keywords = "BRAF, Categorization, Kinase-impaired, Melanoma, NRAS",
author = "Lokhandwala, {Parvez M.} and Tseng, {Li Hui} and Erika Rodriguez and Gang Zheng and Aparna Pallavajjalla and Gocke, {Christopher D.} and Eshleman, {James R.} and Lin, {Ming Tseh}",
year = "2019",
month = "7",
day = "5",
doi = "10.1186/s12885-019-5864-1",
language = "English (US)",
volume = "19",
journal = "BMC Cancer",
issn = "1471-2407",
publisher = "BioMed Central",
number = "1",

}

TY - JOUR

T1 - Clinical mutational profiling and categorization of BRAF mutations in melanomas using next generation sequencing

AU - Lokhandwala, Parvez M.

AU - Tseng, Li Hui

AU - Rodriguez, Erika

AU - Zheng, Gang

AU - Pallavajjalla, Aparna

AU - Gocke, Christopher D.

AU - Eshleman, James R.

AU - Lin, Ming Tseh

PY - 2019/7/5

Y1 - 2019/7/5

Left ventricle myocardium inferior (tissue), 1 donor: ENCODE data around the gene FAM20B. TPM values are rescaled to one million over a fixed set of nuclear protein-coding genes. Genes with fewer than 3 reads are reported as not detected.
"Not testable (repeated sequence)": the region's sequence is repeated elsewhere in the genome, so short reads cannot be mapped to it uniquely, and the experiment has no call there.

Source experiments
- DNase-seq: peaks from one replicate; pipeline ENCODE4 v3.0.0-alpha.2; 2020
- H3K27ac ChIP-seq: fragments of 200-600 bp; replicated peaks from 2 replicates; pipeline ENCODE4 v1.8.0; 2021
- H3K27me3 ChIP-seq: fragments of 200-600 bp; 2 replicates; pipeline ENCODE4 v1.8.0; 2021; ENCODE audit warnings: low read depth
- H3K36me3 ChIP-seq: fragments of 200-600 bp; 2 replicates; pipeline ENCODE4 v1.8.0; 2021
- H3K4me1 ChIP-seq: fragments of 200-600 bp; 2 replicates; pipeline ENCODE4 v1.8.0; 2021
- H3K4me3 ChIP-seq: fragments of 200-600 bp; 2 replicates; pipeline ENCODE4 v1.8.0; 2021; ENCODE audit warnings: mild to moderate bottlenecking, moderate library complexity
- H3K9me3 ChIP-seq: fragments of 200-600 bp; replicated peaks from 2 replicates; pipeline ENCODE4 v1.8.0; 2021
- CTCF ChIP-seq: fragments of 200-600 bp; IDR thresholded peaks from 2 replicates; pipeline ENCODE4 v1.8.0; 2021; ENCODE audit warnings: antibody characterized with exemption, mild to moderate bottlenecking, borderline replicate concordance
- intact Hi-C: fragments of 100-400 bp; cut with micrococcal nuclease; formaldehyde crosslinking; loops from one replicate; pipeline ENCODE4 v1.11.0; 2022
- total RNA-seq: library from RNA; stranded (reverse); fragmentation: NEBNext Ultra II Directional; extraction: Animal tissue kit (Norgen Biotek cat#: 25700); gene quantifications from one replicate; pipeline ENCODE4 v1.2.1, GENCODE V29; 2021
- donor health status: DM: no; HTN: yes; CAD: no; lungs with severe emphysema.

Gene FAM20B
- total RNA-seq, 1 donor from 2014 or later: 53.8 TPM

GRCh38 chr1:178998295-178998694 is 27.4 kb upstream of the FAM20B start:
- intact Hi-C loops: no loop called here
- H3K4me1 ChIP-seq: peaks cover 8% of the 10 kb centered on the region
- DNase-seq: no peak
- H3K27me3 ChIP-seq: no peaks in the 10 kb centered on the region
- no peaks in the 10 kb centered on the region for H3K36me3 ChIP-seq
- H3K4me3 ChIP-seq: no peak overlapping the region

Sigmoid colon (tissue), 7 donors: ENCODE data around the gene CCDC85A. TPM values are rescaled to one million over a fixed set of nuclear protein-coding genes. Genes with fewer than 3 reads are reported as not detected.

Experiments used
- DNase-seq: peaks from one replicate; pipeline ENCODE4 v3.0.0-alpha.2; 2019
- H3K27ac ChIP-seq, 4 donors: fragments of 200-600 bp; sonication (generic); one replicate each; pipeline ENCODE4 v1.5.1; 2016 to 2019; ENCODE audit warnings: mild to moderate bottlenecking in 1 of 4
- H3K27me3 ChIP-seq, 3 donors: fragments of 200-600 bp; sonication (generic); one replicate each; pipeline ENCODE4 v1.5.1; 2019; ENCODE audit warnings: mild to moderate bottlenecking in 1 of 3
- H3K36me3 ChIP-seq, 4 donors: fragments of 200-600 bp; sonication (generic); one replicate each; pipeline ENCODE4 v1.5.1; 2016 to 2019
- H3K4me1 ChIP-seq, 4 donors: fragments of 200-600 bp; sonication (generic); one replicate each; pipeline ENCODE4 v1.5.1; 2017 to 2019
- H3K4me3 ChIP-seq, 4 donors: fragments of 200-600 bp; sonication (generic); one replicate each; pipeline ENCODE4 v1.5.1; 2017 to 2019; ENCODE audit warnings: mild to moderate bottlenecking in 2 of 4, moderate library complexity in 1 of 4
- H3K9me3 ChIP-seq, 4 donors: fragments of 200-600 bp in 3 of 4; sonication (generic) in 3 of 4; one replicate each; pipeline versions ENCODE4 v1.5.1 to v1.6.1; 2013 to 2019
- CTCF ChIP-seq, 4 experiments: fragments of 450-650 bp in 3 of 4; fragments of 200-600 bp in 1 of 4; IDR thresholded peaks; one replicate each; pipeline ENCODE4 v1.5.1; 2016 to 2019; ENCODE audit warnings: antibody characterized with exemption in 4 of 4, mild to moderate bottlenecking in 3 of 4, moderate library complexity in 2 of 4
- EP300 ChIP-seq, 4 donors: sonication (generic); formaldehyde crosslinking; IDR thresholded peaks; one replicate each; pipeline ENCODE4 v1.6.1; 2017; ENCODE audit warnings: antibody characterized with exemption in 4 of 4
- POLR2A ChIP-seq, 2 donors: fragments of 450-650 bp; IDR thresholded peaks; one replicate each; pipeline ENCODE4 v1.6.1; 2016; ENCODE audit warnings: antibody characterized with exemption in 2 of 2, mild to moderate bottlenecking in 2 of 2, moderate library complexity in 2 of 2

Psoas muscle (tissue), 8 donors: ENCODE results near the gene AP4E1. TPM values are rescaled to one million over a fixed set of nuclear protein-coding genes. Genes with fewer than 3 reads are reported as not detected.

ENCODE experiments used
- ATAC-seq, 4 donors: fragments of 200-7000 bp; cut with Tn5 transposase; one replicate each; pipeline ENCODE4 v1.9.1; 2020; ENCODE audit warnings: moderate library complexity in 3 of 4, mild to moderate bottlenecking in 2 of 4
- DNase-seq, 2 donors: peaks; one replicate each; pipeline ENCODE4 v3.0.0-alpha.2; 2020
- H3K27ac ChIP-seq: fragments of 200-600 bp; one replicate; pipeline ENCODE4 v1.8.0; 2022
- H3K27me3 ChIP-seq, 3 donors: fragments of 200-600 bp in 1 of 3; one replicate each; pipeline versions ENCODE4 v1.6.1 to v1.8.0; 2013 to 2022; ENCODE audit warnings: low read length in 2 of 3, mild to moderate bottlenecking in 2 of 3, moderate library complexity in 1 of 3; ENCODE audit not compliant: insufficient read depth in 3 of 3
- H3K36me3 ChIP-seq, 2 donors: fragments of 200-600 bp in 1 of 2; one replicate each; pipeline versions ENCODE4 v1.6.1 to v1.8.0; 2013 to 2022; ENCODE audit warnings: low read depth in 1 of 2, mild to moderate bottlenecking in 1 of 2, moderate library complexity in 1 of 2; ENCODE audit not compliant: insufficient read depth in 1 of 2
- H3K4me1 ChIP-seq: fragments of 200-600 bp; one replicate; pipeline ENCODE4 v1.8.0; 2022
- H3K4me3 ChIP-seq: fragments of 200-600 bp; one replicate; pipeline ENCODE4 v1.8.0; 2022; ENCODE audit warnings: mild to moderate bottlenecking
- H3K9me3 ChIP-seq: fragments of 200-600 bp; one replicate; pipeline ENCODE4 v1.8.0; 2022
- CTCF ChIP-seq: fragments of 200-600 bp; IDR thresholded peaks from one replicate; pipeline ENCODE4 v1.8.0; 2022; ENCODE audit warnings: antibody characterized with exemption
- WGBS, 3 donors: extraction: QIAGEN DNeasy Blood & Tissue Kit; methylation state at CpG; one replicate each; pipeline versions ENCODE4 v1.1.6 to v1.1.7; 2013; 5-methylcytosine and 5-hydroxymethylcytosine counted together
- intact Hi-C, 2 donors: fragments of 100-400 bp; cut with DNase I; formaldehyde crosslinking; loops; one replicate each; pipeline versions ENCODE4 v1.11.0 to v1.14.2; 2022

N2 - BACKGROUND: Analysis of melanomas for actionable mutations has become the standard of care. Recently, a classification scheme has been proposed that categorizes BRAF mutations based on their mechanisms for activation of the MAPK pathway. METHODS: In this analysis BRAF, KIT, NRAS, and PIK3CA mutations were examined by next generation sequencing (NGS) in 446 melanomas in a clinical diagnostic setting. KRAS and HRAS were also analyzed to elucidate coexisting BRAF and RAS mutations. BRAF mutations were categorized into class-1 (kinase-activated, codon 600), class-2 (kinase-activated, non-codon 600) and class-3 (kinase-impaired), based on the newly proposed classification scheme. RESULTS: NGS demonstrated high analytic sensitivity. Among 355 mutations detected, variant allele frequencies were 2-5% in 21 (5.9%) mutations and 2-10% in 47 (13%) mutations. Mutations were detected in BRAF (42%), NRAS (25%), KIT (4.9%) and PIK3CA (2.7%). The incidence of class-1, class-2 and class-3 mutations were 33% (26% p.V600E and 6.1% p.V600K), 3.1 and 4.9% respectively. With a broader reportable range of NGS, class-1, class-2 and class-3 mutations accounted for 77, 7.4 and 12% of all BRAF mutations. Class-3 mutations, commonly affecting codons 594, 466 and 467, showed a higher incidence of coexisting RAS mutations, consistent with their RAS-dependent signaling. Significant association with old age and primary tumors of head/neck/upper back suggest chronic solar damage as a contributing factor for melanomas harboring BRAF p.V600K or class-3 mutations. CONCLUSION: This study categorizes the range, frequency, coexisting driver mutations and clinical characteristics of the three classes of BRAF mutations in a large cohort of melanomas in a clinical diagnostic setting. Further prospective studies are warranted to elucidate the clinical outcomes and benefits of newly developed targeted therapy in melanoma patients carrying each class of BRAF mutation.